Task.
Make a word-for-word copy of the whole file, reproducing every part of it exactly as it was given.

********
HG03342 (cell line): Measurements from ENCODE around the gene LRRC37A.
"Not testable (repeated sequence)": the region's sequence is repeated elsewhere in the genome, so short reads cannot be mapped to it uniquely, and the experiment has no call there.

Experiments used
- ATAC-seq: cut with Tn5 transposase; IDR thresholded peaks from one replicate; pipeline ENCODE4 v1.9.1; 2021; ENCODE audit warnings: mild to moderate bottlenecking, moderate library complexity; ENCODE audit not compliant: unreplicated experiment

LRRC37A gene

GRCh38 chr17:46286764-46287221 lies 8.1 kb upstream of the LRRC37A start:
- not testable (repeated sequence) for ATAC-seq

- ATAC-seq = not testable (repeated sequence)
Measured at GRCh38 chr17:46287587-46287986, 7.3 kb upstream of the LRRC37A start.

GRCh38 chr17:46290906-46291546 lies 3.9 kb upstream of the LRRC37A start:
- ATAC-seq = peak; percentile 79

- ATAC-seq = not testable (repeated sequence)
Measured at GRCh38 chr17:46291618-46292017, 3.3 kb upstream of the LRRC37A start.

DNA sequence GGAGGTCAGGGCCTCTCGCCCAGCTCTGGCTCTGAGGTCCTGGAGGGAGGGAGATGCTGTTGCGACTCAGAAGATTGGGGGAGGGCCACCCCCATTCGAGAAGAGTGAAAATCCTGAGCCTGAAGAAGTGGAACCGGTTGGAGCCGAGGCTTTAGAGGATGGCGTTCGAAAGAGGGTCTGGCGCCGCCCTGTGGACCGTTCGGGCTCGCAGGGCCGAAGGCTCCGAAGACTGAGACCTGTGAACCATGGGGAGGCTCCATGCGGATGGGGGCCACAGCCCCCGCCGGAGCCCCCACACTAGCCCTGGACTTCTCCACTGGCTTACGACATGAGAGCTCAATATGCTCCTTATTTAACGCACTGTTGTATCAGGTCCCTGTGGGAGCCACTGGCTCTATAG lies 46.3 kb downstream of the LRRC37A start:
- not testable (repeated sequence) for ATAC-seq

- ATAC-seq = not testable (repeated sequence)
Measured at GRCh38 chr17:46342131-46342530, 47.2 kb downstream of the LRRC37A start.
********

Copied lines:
HG03342 (cell line): Measurements from ENCODE around the gene LRRC37A.
"Not testable (repeated sequence)": the region's sequence is repeated elsewhere in the genome, so short reads cannot be mapped to it uniquely, and the experiment has no call there.

Experiments used
- ATAC-seq: cut with Tn5 transposase; IDR thresholded peaks from one replicate; pipeline ENCODE4 v1.9.1; 2021; ENCODE audit warnings: mild to moderate bottlenecking, moderate library complexity; ENCODE audit not compliant: unreplicated experiment

LRRC37A gene

GRCh38 chr17:46286764-46287221 lies 8.1 kb upstream of the LRRC37A start:
- not testable (repeated sequence) for ATAC-seq

- ATAC-seq = not testable (repeated sequence)
Measured at GRCh38 chr17:46287587-46287986, 7.3 kb upstream of the LRRC37A start.

GRCh38 chr17:46290906-46291546 lies 3.9 kb upstream of the LRRC37A start:
- ATAC-seq = peak; percentile 79

- ATAC-seq = not testable (repeated sequence)
Measured at GRCh38 chr17:46291618-46292017, 3.3 kb upstream of the LRRC37A start.

DNA sequence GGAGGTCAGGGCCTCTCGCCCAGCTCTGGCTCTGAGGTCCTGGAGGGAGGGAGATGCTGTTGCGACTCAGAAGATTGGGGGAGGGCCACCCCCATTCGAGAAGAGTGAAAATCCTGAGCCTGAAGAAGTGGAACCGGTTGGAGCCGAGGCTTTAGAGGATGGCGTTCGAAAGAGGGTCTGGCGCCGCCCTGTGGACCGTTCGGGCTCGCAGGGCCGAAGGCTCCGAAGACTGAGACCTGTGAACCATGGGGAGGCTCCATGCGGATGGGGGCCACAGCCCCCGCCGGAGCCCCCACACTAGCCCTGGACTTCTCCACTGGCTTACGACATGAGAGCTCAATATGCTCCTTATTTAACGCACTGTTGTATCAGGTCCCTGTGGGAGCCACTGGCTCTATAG lies 46.3 kb downstream of the LRRC37A start:
- not testable (repeated sequence) for ATAC-seq

- ATAC-seq = not testable (repeated sequence)
Measured at GRCh38 chr17:46342131-46342530, 47.2 kb downstream of the LRRC37A start.